party feel their displeasure. Such things ought not to be in the church
of God, but the church is not made of angels, but of men and women, and
human nature being what it is, it may be hard to help being jealous of
those who are above us. It may be hard for the plain girl to help envying
the pretty one, and it may be equally hard for her to be loving towards
the girl she envies. Faith and love would lift her above all this, no
doubt, but the fact is, the church of God is full of folks whose human
nature is fully developed, while they are yet babes in Christ. There will
be some wrongs committed in the church, therefore, and our business this
morning is to consider how to respond to those wrongs.
We are to forbear one another in love, and certainly one of the ways of
love is to put itself in the other person's place. If you are envied,
and therefore shunned or spoken against, you ought to consider how you
would feel yourself, and how you would be inclined to act yourself, if
you were deprived as your detractor is, and she were blessed as you are,
and you ought to go to work to overcome evil with good. A plain and heavy
----plain by nature, and heavy by her own fault ----and
apparently a true Christian, once confessed to me that she had been praying
that a pretty girl would die and go to hell. This was wrong, of course,
and shockingly sinful, yet it was very difficult for her to see, and much
more so to admit, that it was no fault in the pretty girl which caused
her feelings. She was simply jealous of her. Yet we ought to be able to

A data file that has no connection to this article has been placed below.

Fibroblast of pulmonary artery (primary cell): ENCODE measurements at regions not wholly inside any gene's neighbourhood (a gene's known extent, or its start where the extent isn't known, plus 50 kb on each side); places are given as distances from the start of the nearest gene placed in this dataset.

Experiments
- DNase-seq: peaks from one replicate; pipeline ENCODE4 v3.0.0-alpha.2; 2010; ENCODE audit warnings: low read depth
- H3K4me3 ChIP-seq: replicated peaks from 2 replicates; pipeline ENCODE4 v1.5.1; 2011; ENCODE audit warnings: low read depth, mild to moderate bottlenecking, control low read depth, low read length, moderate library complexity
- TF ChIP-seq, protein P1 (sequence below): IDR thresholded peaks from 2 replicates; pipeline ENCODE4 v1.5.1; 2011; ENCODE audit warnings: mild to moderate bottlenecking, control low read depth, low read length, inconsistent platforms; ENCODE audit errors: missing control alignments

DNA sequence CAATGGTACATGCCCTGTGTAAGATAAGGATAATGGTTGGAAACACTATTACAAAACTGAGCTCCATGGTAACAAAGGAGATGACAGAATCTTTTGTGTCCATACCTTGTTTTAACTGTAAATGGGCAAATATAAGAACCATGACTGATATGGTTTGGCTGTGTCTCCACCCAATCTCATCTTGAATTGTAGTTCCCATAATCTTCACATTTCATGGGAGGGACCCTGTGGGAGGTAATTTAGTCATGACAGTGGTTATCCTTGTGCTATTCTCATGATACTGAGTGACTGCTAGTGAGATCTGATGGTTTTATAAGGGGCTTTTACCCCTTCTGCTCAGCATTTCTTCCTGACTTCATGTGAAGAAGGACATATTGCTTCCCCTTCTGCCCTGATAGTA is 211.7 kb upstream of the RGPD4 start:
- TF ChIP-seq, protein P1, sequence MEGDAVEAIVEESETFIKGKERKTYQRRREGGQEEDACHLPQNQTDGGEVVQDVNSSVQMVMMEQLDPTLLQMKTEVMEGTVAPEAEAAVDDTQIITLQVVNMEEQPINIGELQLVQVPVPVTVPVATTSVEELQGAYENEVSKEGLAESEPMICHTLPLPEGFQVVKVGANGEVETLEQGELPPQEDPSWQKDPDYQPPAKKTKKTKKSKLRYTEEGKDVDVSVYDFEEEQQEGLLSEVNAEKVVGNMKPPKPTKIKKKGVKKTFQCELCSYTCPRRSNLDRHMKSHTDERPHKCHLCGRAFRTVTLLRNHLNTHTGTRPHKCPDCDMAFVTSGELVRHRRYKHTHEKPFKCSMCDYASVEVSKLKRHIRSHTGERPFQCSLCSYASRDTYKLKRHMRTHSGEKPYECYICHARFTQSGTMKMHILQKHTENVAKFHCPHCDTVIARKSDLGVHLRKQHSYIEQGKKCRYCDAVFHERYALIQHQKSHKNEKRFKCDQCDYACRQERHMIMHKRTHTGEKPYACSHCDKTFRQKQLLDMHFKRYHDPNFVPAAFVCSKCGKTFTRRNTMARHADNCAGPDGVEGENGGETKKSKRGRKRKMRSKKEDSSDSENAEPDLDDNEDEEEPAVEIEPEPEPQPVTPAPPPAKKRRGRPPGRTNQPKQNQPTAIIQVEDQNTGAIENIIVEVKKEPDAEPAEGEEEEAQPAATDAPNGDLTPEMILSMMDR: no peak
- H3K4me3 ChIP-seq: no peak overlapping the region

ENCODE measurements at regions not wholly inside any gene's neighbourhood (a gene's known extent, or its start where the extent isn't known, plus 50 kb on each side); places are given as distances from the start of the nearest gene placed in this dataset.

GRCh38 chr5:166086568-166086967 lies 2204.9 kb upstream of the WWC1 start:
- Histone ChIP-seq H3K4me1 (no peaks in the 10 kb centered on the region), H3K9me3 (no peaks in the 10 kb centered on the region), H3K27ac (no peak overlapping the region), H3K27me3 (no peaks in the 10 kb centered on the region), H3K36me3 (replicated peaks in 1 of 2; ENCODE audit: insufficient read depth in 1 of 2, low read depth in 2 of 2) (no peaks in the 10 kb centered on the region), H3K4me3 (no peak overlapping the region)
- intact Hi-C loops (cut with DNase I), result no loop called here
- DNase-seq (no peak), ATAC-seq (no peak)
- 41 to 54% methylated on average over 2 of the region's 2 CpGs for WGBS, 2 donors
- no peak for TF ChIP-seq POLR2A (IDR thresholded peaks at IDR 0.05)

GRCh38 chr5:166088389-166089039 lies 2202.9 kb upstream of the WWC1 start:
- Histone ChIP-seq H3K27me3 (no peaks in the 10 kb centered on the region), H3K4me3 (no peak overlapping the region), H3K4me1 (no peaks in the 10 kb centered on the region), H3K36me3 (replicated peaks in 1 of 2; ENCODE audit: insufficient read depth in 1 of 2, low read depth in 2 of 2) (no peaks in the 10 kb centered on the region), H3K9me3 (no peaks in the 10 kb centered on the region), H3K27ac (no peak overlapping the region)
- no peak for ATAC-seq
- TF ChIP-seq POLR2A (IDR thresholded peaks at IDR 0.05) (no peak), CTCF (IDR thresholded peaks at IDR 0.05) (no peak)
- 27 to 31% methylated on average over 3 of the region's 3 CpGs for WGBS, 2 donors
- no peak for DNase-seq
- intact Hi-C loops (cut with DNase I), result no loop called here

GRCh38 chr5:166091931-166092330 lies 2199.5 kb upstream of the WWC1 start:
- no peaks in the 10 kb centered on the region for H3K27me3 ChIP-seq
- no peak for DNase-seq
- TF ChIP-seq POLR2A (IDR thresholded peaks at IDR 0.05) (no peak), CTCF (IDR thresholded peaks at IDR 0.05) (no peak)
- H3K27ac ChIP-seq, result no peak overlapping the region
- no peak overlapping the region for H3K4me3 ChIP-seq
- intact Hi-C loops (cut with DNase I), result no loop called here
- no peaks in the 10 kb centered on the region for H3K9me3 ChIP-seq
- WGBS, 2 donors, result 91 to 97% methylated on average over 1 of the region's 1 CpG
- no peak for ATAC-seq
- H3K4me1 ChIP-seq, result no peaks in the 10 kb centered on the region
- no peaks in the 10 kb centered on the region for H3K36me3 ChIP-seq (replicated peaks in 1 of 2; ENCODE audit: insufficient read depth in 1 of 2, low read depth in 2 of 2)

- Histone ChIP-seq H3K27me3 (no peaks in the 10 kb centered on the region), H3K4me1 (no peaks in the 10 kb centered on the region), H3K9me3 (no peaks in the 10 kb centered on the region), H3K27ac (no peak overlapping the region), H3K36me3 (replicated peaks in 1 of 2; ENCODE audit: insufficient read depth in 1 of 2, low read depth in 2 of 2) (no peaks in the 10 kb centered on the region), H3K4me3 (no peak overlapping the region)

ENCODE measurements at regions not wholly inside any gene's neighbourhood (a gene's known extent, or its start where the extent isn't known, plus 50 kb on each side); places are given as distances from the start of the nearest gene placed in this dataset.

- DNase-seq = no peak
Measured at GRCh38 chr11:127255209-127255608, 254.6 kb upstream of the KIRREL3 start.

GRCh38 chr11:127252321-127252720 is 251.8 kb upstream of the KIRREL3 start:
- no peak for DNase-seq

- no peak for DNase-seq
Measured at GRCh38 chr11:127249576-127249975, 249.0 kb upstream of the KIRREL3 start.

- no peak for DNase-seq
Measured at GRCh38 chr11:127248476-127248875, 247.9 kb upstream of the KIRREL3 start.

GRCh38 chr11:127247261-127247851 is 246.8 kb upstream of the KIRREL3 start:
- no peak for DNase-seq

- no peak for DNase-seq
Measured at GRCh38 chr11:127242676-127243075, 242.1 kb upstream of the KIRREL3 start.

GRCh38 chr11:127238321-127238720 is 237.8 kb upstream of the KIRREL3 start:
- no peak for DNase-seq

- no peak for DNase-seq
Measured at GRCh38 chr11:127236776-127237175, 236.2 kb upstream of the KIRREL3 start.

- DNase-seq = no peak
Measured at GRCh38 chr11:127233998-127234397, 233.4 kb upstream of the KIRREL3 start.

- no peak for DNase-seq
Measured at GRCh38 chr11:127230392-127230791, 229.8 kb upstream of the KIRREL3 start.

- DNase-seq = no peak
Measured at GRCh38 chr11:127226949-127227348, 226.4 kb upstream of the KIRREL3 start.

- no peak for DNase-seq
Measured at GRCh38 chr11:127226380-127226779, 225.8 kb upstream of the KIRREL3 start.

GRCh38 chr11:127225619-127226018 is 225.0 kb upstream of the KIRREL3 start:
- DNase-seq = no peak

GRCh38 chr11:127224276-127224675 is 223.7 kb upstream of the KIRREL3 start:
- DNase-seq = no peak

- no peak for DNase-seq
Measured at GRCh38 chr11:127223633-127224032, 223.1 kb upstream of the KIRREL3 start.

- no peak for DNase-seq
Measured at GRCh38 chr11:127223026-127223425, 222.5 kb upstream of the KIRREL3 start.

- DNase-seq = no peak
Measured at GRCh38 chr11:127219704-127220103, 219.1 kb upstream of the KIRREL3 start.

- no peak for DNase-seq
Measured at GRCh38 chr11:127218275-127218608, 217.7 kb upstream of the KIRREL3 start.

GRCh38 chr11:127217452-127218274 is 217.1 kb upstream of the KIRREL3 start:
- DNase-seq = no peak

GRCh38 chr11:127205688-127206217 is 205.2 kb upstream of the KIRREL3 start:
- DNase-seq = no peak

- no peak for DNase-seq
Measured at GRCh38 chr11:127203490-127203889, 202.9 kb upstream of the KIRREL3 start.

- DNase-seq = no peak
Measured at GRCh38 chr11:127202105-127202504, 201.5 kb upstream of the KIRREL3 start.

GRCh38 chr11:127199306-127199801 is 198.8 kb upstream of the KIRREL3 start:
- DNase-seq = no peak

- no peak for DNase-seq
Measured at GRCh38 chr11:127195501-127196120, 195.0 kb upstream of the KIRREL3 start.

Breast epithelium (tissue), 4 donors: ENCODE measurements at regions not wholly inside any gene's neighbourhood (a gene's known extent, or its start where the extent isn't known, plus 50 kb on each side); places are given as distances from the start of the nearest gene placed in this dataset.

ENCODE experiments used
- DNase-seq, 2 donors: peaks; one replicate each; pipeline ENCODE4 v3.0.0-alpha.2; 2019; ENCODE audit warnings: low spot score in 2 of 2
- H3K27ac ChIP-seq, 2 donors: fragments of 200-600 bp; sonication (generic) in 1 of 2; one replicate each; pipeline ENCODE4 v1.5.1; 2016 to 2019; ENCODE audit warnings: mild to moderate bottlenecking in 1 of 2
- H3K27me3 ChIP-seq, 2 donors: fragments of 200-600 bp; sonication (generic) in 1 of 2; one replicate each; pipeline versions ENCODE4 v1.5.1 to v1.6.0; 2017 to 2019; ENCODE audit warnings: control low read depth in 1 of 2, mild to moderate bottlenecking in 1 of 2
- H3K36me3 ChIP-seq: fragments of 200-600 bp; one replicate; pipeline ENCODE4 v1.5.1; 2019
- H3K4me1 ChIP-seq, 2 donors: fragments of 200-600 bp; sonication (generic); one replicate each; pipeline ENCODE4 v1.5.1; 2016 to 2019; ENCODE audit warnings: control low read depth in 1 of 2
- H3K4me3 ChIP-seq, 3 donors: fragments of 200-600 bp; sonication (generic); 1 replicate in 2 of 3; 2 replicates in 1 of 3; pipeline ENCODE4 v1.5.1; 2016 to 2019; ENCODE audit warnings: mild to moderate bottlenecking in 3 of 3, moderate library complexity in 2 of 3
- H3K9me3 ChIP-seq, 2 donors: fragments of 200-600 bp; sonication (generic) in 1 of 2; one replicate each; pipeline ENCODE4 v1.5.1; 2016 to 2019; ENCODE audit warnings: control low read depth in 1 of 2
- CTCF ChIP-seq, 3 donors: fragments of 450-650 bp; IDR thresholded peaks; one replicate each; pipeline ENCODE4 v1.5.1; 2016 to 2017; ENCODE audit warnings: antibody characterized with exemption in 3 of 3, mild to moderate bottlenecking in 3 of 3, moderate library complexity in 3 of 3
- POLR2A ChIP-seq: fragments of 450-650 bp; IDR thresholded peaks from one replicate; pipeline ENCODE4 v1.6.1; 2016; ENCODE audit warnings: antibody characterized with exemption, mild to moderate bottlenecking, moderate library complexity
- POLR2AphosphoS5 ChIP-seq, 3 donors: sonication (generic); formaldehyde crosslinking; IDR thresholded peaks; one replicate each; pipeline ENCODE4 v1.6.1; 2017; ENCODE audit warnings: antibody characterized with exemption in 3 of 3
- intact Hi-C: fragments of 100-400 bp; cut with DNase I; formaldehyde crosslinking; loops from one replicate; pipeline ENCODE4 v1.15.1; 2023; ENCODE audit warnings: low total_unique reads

have compassion on the poor girl whose plight and whose feelings drove
her to this. This is the way of love, and by this means we may forbear
even when we are wronged.
Yet as a general rule I think the deliberate wrongs which we receive are
the easiest things we have to bear with. This for the simple reason that
those who have committed those wrongs know in their own heart that they
are wrong, and we may therefore expect some relenting, or some alteration
of their conduct for the time to come. They are entirely oblivious, however,
to their thoughtless or stupid or presumptuous behavior.
We are called upon constantly to bear with the thoughtless deeds of others.
How often do I sit at a stop sign waiting for another driver, only to
find at last that he is turning off before he gets to me, but turning
without using his signal light, and so forcing me to wait for nothing.
This is no deliberate wrong. He has no malicious intent to cause me trouble.
He is simply thoughtless. He thinks nothing of the other man's convenience.
He thinks only of himself. The world is full of such people, and unfortunately,
so is the church.
Nor can we pretend that this thoughtlessness is an innocent mistake. It
is certainly a moral fault. Love will certainly make us thoughtful, even
in this age in which most men are little accustomed to thinking at all.
Love will cause us to care for the convenience and welfare of others,